As defined by the conference participants, the following are bodily integrity rights that should be guaranteed to women:
- Freedom of movement
- Security of persons
- Reproductive and sexual rights
- Women’s health
- Breaking women’s isolation
The International Covenant on Civil and Political Rights states the following: "No one shall be subjected to torture or to cruel, inhuman or degrading treatment or punishment. In particular, no one shall be subjected without his free consent to medical or scientific experimentation".
Activists who oppose genital modification and mutilation are often called intactivists or genital integrity activists. In North America, the genital integrity movement primarily focuses on circumcision of male infants and children and to a lesser but still prevalent extent, intersex surgery. Such activists tend to have little or no issue with consenting and informed adults undergoing surgery. They sometimes promote bodily integrity.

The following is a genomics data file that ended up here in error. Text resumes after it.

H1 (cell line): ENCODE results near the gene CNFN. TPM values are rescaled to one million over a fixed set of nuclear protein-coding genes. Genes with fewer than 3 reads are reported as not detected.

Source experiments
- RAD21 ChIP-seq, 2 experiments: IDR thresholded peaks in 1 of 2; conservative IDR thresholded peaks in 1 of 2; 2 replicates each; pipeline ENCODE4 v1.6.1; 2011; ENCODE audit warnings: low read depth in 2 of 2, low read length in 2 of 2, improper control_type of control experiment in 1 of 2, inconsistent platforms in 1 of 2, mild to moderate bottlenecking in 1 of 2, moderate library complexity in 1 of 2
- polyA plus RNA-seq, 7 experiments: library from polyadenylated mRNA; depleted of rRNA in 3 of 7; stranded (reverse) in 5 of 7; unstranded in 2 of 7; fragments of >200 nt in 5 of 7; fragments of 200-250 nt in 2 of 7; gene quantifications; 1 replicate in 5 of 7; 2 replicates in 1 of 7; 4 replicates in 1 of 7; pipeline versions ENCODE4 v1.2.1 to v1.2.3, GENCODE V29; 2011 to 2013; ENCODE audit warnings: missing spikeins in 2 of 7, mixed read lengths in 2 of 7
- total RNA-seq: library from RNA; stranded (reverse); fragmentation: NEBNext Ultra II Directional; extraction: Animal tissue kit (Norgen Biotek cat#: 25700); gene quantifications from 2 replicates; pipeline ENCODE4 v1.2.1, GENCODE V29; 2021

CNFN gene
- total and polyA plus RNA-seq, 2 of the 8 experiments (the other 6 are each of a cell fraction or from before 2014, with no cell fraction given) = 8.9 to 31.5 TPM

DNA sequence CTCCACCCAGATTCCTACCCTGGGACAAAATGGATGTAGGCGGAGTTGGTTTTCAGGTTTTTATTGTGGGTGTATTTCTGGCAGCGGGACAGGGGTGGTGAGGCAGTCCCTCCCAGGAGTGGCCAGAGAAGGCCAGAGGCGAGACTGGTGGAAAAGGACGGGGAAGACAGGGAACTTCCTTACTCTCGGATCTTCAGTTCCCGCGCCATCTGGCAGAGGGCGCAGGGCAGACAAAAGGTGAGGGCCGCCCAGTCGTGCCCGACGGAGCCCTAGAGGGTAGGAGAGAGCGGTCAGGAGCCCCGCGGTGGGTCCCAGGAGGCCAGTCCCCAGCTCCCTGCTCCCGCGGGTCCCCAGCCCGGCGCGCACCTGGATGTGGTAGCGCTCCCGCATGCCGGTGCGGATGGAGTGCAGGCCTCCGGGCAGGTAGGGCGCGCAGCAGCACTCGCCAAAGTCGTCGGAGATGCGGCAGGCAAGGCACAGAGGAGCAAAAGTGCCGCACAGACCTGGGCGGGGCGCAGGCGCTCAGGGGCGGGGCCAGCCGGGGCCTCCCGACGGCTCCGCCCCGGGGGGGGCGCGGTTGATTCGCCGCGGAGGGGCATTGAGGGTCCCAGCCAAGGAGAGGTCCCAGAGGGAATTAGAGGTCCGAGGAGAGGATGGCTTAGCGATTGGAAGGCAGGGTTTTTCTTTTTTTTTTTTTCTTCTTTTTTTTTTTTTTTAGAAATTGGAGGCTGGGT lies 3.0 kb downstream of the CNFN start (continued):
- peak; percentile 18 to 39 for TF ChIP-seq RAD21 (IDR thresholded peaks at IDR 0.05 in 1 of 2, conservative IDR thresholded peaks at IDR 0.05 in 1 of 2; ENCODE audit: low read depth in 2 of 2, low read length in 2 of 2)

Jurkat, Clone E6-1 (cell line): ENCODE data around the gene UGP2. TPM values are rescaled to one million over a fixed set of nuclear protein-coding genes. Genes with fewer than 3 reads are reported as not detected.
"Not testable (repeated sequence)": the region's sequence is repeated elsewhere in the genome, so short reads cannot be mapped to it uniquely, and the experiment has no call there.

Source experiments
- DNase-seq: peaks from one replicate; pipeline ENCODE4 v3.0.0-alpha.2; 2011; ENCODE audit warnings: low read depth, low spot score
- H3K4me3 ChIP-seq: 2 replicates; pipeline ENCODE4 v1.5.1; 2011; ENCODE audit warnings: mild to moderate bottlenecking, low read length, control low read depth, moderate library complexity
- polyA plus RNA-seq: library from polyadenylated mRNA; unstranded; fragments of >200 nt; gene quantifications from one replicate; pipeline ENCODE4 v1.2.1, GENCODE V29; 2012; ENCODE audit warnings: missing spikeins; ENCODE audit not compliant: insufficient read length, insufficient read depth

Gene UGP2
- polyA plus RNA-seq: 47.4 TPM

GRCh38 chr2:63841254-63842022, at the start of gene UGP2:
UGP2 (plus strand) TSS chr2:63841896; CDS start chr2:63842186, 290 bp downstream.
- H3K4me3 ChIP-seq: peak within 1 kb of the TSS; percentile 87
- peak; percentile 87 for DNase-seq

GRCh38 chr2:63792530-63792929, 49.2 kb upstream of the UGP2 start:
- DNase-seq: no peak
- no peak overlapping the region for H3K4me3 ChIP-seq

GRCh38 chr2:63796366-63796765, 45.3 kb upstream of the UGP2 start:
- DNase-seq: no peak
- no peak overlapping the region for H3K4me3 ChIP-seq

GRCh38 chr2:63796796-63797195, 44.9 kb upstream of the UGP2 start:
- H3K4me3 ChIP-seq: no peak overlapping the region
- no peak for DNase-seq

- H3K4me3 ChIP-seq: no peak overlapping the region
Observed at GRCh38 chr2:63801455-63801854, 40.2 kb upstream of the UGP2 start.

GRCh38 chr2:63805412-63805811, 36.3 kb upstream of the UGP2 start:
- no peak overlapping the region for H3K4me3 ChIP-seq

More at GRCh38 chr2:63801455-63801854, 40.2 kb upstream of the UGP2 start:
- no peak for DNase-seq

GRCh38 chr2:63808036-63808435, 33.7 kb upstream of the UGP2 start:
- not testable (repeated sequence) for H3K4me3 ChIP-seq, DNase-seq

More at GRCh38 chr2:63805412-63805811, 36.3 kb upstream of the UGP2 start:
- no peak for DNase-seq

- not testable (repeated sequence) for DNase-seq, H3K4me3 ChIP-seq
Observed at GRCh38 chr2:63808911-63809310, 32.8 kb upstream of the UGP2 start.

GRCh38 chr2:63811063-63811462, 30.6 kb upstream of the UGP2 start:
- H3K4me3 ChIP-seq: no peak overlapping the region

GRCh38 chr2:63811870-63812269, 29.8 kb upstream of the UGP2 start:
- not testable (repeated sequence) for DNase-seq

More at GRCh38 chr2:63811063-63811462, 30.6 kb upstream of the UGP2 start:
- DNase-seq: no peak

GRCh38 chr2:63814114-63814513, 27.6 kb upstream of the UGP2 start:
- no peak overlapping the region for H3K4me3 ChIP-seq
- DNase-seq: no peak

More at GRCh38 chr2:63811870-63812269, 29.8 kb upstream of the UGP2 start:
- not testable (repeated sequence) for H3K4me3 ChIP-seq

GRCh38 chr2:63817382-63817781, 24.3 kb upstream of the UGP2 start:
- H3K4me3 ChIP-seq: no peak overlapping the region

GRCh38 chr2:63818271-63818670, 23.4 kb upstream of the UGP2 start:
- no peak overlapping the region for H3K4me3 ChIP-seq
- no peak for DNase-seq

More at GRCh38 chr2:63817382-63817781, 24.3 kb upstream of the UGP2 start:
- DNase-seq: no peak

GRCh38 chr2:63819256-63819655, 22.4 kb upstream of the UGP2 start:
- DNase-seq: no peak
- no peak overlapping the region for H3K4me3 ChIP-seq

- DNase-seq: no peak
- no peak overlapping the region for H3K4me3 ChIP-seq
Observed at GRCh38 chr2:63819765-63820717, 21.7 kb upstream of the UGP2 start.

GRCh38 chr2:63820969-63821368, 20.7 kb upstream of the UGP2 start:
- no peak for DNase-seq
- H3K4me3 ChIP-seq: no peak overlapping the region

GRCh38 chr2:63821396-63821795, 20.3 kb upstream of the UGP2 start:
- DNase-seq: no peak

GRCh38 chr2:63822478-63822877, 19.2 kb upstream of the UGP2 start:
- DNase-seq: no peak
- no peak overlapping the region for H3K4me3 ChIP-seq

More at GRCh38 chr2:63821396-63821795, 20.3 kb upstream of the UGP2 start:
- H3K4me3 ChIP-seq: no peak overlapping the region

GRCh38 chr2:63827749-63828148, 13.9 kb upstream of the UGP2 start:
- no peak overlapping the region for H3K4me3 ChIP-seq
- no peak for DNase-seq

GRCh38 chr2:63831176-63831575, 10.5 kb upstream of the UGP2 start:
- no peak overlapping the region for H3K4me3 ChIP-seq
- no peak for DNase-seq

- The Limits of Bodily Integrity Ruth Austin Miller – 2007
- Communication Technology And Social Change Carolyn A. Lin, David J. Atkin – 2007
- Civil Liberties and Human Rights Helen Fenwick, Kevin Kerrigan – 2011
- Xenotransplantation: Ethical, Legal, Economic, Social, Cultural Brigitte E.s. Jansen, Jürgen W. Simon, Ruth Chadwick, Hermann Nys, Ursula Weisenfeld – 2008
- Personal Autonomy, the Private Sphere and Criminal Law Peter Alldridge, Chrisje H. Brants - 2001, retrieved 29 May 2012
- Privacy law in Australia Carolyn Doyle, Mirko Bagaric – 2005